As Far as My Feet Will Carry Me

As Far as My Feet Will Carry Me

4.03 (1,086 ratings by Goodreads)
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Originally published in 1955, this must be one of the most dramatic adventures of our time. Clemens Forell, a German soldier, was sentenced to 25 years of forced labour in a Siberian lead mine after the Second World War. Rebelling against the brutality of the camp, Forell staged a daring escape, enduring an 8000-mile journey across the trackless wastes of Siberia, in some of the most treacherous and inhospitable conditions on earth. Bauer's writing brilliantly evokes Forell's desperation in the prison camp, and his struggle for survival and terror of recapture as he makes his way towards the Persian frontier and more

Product details

  • Paperback | 288 pages
  • 128 x 194 x 20mm | 240.4g
  • Little, Brown Book Group
  • Robinson Publishing
  • London, United Kingdom
  • English
  • maps
  • 1841197262
  • 9781841197265
  • 42,493

Review quote

A story of human courage, endurance and terror. Washington Post One of the wildest adventure books of our time. Curt Hohof, Suddeutsche Zeitung Bauer has given us more than a prisoner-of-war story; he has left us one of the greatest adventure stories. Die Weltshow more

About Joseph Martin Bauer

Josef M Bauer was born in Germany in 1901. He was an extremely successful author in Germany, writing many prize-winning novels, short stories and radio more

Review Text

Clemens Forell was called up for military service in 1938 and volunteered for a paratroop regiment. During his service he was dropped first into Rotterdam then Eben Emanel and Crete, before finally arriving on the Eastern Front where his luck deserted him. Just as his company ran out of food and ammunition, they were surrounded by Cossacks and in the ensuing fight Forell was shot through the mouth. He was captured and treated in a Russian partisan hospital, then in 1945 he was sent to Lublyanka, a remand prison in Moscow, where he was sentenced to 25 years penal labour in a Siberian lead mine. Conditions were brutal and, with the help of a dying doctor, Forell made a daring escape. But this turned out to be only the first hurdle in his battle to return home to his wife and children in Munich. He faced an 8000-mile trek from the Chuckchi Peninsula, in Eastern Siberia, to Persia, a journey that took him three years and two months. Jospeh Bauer first learnt about Forell's harrowing journey in 1954 and encouraged him to talk about his experiences in a series of interviews. These interviews went on to form the basis of Bauer's dramatic reconstruction, which brilliantly captures Forell's absolute desperation to break out of the East Cape prison camp and his ensuing flight across one of the most inhospitable terrains in the world. This is a prisoner-of-war story, an adventure story and a thriller, but it is also the story of one man's determination to be free. It is a testament to the strength of the human spirit, which goes on long after all hope should have died. 50 years after its first publication this book is still a moving and powerful masterpiece. (Kirkus UK)show more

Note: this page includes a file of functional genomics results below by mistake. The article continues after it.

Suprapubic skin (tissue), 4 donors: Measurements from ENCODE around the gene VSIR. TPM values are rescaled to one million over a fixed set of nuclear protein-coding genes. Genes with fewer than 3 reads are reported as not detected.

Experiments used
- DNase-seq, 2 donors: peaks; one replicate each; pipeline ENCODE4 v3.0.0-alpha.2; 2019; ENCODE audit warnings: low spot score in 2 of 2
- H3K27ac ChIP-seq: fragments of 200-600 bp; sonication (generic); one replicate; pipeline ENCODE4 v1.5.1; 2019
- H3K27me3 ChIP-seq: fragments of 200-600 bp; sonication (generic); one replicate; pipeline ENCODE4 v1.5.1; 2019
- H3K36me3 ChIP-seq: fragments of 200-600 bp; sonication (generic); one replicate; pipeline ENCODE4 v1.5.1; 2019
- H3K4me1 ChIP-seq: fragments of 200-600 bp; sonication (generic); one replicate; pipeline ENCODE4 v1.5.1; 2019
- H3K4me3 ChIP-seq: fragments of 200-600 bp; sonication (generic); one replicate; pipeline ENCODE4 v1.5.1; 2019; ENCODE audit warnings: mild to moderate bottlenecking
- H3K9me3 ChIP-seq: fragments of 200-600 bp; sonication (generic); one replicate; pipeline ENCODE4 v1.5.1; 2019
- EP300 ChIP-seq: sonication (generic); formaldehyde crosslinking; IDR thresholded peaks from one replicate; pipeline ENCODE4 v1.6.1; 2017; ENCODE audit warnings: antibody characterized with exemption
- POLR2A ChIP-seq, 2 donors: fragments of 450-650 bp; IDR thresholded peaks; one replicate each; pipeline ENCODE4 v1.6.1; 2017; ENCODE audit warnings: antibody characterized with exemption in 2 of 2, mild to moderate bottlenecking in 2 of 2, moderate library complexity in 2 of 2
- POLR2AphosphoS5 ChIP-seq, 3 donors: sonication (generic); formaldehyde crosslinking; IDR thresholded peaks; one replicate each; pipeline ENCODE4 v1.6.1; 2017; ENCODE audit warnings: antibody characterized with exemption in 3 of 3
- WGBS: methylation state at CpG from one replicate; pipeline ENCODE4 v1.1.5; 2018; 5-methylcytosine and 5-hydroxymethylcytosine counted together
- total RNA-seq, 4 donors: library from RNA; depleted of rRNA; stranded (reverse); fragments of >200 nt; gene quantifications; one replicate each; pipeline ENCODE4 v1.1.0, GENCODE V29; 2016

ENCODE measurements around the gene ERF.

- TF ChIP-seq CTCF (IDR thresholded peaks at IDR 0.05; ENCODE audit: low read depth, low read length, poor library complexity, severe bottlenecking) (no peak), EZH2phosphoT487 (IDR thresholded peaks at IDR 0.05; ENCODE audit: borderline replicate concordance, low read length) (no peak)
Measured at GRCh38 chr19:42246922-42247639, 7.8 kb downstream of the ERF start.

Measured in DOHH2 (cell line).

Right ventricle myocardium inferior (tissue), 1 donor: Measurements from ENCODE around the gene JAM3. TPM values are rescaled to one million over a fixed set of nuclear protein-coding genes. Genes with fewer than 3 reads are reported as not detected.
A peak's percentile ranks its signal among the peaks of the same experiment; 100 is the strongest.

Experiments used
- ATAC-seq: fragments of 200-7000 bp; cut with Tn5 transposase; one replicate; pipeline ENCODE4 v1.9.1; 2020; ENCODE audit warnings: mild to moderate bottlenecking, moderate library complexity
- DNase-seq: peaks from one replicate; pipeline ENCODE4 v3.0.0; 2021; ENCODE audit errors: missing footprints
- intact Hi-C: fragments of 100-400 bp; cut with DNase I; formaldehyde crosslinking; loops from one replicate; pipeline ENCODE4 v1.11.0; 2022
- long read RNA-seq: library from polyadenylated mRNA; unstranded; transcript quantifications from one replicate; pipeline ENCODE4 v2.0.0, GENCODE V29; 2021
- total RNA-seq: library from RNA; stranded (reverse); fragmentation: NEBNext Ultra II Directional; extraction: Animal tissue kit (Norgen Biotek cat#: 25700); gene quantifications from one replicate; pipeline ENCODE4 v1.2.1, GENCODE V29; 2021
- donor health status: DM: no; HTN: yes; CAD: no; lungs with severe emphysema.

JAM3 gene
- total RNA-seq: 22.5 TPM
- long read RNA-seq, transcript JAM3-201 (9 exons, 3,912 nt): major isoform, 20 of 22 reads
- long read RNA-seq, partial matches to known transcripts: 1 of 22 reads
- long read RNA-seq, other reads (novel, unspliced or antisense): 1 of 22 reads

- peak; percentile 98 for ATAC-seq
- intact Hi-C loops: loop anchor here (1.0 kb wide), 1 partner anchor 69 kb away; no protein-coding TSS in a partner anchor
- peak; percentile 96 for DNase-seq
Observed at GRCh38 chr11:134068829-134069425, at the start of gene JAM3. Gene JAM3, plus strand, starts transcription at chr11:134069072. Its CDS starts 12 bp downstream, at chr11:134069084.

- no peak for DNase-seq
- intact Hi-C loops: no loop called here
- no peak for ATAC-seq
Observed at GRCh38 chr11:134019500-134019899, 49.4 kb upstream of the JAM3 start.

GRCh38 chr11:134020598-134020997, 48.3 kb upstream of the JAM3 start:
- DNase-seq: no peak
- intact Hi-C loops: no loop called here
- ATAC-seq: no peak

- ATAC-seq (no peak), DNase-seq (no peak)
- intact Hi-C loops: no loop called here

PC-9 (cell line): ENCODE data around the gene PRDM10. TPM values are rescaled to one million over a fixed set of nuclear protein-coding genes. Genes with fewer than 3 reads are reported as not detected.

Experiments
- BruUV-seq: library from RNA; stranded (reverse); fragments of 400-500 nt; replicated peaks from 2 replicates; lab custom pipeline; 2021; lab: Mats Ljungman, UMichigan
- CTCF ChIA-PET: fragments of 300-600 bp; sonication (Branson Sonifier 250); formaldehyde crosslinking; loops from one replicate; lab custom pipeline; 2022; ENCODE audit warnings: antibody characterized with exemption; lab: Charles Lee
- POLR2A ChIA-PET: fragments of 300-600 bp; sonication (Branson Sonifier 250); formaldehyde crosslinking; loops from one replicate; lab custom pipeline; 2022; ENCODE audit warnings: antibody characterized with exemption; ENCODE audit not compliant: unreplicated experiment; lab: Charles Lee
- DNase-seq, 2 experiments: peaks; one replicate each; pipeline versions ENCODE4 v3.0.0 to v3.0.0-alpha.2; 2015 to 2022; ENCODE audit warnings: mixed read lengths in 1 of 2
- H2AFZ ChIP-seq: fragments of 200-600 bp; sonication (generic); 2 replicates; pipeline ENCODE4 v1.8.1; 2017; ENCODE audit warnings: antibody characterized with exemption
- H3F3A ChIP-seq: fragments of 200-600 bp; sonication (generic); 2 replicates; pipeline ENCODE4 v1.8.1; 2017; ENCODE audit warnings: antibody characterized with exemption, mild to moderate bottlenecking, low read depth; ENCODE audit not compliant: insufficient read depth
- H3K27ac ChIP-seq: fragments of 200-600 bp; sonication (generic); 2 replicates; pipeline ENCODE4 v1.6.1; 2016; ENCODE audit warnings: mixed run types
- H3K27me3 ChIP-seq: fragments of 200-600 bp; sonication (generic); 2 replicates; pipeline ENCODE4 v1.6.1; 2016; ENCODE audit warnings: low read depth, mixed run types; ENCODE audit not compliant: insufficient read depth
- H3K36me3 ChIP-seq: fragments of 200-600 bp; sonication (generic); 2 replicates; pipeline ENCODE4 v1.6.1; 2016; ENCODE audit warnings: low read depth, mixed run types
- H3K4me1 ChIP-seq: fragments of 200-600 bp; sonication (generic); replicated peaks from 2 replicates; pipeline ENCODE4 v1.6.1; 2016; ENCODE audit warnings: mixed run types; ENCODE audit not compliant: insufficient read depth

Rating details

1,086 ratings
4.03 out of 5 stars
5 36% (387)
4 39% (426)
3 20% (213)
2 4% (45)
1 1% (15)
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